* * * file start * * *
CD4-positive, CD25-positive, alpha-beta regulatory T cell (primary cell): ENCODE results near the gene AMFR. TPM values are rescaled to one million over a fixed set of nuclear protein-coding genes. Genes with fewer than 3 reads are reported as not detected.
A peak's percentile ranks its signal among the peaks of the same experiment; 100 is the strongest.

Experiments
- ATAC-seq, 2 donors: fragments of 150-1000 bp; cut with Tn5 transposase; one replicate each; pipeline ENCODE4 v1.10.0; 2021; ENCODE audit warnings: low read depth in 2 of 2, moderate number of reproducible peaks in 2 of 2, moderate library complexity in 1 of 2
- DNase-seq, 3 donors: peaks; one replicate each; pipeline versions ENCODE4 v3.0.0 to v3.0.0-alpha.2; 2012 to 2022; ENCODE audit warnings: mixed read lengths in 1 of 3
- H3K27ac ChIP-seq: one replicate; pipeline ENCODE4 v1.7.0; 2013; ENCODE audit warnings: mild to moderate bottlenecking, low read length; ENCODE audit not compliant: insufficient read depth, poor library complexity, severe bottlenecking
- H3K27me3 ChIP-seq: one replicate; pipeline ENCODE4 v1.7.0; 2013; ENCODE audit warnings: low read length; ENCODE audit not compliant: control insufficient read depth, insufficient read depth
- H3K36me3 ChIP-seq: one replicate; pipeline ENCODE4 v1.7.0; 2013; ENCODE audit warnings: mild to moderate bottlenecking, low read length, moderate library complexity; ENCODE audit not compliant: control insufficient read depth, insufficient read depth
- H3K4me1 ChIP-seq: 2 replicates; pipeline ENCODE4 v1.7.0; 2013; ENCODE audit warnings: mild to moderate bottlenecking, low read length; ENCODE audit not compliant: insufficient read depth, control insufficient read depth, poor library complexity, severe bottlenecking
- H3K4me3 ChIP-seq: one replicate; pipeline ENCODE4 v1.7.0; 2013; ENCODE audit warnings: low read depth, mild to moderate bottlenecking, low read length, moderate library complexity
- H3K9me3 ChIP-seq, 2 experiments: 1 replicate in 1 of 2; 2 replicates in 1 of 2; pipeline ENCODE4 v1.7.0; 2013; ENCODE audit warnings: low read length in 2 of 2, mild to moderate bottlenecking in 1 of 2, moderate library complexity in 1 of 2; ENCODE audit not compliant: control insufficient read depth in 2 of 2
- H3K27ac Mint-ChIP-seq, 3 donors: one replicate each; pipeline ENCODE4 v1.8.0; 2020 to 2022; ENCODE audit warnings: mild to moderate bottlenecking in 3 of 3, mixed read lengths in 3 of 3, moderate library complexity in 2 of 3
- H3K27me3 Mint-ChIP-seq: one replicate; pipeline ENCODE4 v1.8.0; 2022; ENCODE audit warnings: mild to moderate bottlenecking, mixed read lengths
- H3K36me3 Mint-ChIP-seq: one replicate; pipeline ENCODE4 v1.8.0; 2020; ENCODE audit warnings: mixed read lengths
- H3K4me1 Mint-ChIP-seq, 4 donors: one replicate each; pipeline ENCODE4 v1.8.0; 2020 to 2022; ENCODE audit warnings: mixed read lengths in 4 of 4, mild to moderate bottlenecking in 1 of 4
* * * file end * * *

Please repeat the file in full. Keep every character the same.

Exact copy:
CD4-positive, CD25-positive, alpha-beta regulatory T cell (primary cell): ENCODE results near the gene AMFR. TPM values are rescaled to one million over a fixed set of nuclear protein-coding genes. Genes with fewer than 3 reads are reported as not detected.
A peak's percentile ranks its signal among the peaks of the same experiment; 100 is the strongest.

Experiments
- ATAC-seq, 2 donors: fragments of 150-1000 bp; cut with Tn5 transposase; one replicate each; pipeline ENCODE4 v1.10.0; 2021; ENCODE audit warnings: low read depth in 2 of 2, moderate number of reproducible peaks in 2 of 2, moderate library complexity in 1 of 2
- DNase-seq, 3 donors: peaks; one replicate each; pipeline versions ENCODE4 v3.0.0 to v3.0.0-alpha.2; 2012 to 2022; ENCODE audit warnings: mixed read lengths in 1 of 3
- H3K27ac ChIP-seq: one replicate; pipeline ENCODE4 v1.7.0; 2013; ENCODE audit warnings: mild to moderate bottlenecking, low read length; ENCODE audit not compliant: insufficient read depth, poor library complexity, severe bottlenecking
- H3K27me3 ChIP-seq: one replicate; pipeline ENCODE4 v1.7.0; 2013; ENCODE audit warnings: low read length; ENCODE audit not compliant: control insufficient read depth, insufficient read depth
- H3K36me3 ChIP-seq: one replicate; pipeline ENCODE4 v1.7.0; 2013; ENCODE audit warnings: mild to moderate bottlenecking, low read length, moderate library complexity; ENCODE audit not compliant: control insufficient read depth, insufficient read depth
- H3K4me1 ChIP-seq: 2 replicates; pipeline ENCODE4 v1.7.0; 2013; ENCODE audit warnings: mild to moderate bottlenecking, low read length; ENCODE audit not compliant: insufficient read depth, control insufficient read depth, poor library complexity, severe bottlenecking
- H3K4me3 ChIP-seq: one replicate; pipeline ENCODE4 v1.7.0; 2013; ENCODE audit warnings: low read depth, mild to moderate bottlenecking, low read length, moderate library complexity
- H3K9me3 ChIP-seq, 2 experiments: 1 replicate in 1 of 2; 2 replicates in 1 of 2; pipeline ENCODE4 v1.7.0; 2013; ENCODE audit warnings: low read length in 2 of 2, mild to moderate bottlenecking in 1 of 2, moderate library complexity in 1 of 2; ENCODE audit not compliant: control insufficient read depth in 2 of 2
- H3K27ac Mint-ChIP-seq, 3 donors: one replicate each; pipeline ENCODE4 v1.8.0; 2020 to 2022; ENCODE audit warnings: mild to moderate bottlenecking in 3 of 3, mixed read lengths in 3 of 3, moderate library complexity in 2 of 3
- H3K27me3 Mint-ChIP-seq: one replicate; pipeline ENCODE4 v1.8.0; 2022; ENCODE audit warnings: mild to moderate bottlenecking, mixed read lengths
- H3K36me3 Mint-ChIP-seq: one replicate; pipeline ENCODE4 v1.8.0; 2020; ENCODE audit warnings: mixed read lengths
- H3K4me1 Mint-ChIP-seq, 4 donors: one replicate each; pipeline ENCODE4 v1.8.0; 2020 to 2022; ENCODE audit warnings: mixed read lengths in 4 of 4, mild to moderate bottlenecking in 1 of 4